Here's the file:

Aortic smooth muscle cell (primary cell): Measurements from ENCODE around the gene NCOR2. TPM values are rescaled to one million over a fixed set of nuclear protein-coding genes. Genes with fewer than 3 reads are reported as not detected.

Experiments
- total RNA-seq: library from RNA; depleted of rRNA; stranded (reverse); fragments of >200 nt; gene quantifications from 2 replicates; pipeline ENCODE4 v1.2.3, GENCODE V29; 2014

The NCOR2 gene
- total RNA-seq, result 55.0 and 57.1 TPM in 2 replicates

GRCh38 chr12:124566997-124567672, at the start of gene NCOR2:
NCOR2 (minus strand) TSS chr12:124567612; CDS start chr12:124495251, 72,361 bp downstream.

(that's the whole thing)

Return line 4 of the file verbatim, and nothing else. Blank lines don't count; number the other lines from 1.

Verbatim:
The NCOR2 gene